SELF-MADE: HOW DO YOU DEFINE IT?

#SelfMade #CollegeAdmissionsScandal #FameFromBirth
“What does it mean to be a ‘self-made’ person of great wealth?”
Mary Sanchez, columnist for the Kansas City Star, posed that question in a recent column, also published March 12, 2019, in The Atlanta Journal-Constitution.
Sanchez was referring to Kylie Jenner, whom Forbes magazine proclaimed to be the world’s youngest “self-made” billionaire, at age 21, from her cosmetics business.
Jenner is a member of the Kardashian-Jenner blended family. She didn’t exactly launch her business from her garage at night after working a full-time job all day, Sanchez points out.
Actually, she’s been quite savvy at leveraging her birthright fame, Sanchez says.
Alas, most of us aren’t blessed with the gift of fame from birth.
For most of us, if we want to achieve success, we have to do it gradually, over time, and many never get there.
Many of us don’t have the discipline to build wealth over time by saving more, spending less and investing properly.
Many of us never get introduced to a program that would allow us to build wealth by spending a few part-time hours off work – not unlike the folks who build a company in their garages. But, unlike the companies that start in a garage, you can build wealth by helping others do the same.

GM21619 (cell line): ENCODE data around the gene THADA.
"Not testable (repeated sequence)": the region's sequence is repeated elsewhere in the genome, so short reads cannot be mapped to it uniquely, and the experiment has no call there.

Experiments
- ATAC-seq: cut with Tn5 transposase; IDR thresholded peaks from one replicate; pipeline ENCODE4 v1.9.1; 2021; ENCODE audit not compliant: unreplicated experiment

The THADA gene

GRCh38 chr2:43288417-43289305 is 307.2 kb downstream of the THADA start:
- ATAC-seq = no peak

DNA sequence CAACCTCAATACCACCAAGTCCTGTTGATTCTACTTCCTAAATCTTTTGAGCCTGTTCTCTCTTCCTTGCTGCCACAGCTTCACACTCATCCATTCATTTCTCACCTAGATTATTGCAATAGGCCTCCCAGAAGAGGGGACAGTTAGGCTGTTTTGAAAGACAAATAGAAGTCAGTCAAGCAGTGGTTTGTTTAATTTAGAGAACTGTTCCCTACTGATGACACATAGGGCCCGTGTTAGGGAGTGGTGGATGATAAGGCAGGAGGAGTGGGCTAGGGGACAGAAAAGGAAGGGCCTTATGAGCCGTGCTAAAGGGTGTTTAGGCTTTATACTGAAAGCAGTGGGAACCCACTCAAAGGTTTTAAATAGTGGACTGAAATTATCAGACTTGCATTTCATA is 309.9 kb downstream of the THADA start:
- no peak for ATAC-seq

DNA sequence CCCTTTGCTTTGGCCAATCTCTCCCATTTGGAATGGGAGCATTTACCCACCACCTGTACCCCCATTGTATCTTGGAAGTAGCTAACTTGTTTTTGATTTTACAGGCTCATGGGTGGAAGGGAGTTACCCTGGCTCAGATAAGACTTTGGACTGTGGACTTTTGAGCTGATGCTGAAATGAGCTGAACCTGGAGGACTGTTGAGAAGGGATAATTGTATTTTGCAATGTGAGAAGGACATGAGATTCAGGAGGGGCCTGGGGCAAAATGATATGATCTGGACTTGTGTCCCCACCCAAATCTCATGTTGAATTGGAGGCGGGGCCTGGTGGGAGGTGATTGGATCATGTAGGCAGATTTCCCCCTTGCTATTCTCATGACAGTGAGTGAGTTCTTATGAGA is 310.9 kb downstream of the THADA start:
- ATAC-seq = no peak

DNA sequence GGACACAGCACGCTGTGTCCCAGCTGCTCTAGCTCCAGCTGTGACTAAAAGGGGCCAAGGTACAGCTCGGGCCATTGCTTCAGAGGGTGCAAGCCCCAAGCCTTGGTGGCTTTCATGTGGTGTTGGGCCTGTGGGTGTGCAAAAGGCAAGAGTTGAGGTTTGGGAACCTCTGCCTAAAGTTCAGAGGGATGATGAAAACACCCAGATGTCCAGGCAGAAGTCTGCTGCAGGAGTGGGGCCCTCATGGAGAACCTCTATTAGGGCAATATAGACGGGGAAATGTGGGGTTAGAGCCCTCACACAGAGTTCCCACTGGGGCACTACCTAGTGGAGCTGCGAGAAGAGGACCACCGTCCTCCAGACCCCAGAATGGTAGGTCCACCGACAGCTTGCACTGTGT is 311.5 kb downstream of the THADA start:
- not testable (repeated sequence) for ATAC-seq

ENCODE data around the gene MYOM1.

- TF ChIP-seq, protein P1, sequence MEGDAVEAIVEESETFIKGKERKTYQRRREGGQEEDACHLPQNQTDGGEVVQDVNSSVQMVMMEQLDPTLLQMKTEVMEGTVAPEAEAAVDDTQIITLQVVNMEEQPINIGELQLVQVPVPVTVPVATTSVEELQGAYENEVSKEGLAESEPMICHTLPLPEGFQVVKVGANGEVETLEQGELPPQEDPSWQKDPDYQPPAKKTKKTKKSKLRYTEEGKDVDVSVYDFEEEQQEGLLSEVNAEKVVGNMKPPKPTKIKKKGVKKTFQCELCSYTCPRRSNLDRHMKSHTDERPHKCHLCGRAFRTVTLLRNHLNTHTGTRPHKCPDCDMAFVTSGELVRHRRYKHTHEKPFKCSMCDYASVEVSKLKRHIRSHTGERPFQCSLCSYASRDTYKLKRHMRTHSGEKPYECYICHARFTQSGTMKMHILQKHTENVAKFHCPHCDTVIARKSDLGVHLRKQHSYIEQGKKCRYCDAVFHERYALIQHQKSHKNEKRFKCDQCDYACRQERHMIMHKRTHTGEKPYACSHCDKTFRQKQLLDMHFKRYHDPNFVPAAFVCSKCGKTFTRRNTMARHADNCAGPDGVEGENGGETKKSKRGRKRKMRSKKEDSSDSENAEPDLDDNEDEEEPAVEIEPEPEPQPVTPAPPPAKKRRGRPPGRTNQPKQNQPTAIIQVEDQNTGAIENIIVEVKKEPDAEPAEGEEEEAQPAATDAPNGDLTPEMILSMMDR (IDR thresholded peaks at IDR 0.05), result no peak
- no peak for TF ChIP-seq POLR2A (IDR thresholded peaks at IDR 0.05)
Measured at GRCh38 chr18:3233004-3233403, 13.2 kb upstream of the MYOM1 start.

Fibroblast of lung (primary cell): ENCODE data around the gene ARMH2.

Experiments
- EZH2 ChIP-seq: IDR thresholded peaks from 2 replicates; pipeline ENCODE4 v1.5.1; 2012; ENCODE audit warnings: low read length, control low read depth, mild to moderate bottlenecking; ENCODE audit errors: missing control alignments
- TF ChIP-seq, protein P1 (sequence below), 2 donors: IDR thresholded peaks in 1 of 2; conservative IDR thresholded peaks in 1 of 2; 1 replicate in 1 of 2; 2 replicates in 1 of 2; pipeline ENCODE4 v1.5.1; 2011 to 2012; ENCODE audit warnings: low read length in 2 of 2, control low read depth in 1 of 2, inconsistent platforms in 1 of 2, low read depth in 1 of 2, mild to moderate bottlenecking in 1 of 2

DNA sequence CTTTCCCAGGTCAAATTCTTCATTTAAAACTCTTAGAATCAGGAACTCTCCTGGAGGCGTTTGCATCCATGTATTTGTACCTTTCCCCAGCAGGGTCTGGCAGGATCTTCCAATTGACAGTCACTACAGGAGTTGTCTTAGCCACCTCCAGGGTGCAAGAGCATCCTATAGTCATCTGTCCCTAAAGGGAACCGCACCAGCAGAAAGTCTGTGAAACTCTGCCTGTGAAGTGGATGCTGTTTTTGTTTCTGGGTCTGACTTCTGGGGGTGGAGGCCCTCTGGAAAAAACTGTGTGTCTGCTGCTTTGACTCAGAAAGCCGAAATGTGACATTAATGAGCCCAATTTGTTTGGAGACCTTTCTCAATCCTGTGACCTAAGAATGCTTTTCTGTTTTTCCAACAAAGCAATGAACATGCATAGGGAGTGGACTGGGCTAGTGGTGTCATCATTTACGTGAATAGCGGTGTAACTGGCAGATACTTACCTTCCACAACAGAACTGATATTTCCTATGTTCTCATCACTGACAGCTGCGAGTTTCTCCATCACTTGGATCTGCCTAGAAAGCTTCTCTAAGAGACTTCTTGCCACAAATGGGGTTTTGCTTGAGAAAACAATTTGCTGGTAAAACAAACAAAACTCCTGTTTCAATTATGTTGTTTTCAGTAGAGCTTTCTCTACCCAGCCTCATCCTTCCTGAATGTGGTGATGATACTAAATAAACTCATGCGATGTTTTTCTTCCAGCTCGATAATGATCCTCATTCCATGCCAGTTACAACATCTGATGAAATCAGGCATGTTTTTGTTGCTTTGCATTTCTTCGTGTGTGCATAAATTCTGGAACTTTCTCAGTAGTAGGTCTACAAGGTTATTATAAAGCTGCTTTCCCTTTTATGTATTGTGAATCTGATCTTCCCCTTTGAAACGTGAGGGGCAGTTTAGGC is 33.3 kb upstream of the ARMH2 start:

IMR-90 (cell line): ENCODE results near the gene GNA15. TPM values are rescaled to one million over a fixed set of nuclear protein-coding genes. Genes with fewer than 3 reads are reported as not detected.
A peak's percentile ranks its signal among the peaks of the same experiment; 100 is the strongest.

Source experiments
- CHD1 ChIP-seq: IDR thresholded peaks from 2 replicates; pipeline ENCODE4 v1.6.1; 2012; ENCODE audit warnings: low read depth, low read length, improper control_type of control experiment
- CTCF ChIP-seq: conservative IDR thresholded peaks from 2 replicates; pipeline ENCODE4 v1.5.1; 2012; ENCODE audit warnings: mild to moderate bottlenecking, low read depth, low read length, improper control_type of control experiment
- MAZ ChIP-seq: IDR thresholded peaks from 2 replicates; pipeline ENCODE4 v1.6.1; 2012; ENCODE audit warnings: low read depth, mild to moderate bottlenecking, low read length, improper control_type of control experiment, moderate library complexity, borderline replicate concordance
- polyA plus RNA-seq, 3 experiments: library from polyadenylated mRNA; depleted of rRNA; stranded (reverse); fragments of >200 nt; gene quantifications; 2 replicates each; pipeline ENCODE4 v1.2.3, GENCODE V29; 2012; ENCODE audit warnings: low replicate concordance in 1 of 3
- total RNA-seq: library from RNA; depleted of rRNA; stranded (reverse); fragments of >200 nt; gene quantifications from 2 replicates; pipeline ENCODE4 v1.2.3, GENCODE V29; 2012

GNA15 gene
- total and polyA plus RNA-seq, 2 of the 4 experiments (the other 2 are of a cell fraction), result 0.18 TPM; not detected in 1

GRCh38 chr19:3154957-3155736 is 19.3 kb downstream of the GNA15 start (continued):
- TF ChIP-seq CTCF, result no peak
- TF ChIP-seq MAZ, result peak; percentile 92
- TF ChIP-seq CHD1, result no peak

How? There are many such vehicles out there to allow you build wealth by leveraging your off-work time without taking a second, W-2 job. To check out one of the best such programs, message me.
Sanchez ‘s column was also published at a time when famous people are paying to get their children into prestigious colleges. They are not doing it by donating money to those schools. They are bribing coaches to “recruit” students to their teams who have not played the sport in question.
They are also paying others to take college entrance exams on behalf of their children – in other words, helping the children cheat their way to success. In turn, that means hard-working students who do things the right way are deprived of admission to those schools.
The whole scandal brings to mind how one defines success.
A big part of a successful life is doing everything the right way. That usually means hard work and tenacity. It also means either innovating – filling a need no one else has filled – or following a system that has created success for many others. To put that another way, it means duplicating what other successful people have done.
The college admission scandal has also brought to mind another axiom: if you cheat your way to the top, you will eventually get caught.
So how do you define success? Different people may see success in different forms. Part of defining success is knowing why you are doing something.
Good whys motivate the wise.
And when the wise are motivated, regardless of what they are doing, success will come. When success comes, wealth usually follows.
Success doesn’t come just to the lucky, though any successful person undoubtedly would say he or she has been blessed. One must put himself in the position for good fortune to come.
Kylie Jenner was helped by who she is. Most of us don’t have that advantage. But we all can put ourselves in position for success to strike. It may take some out-of-the-box thinking, but anyone can do it.
Peter

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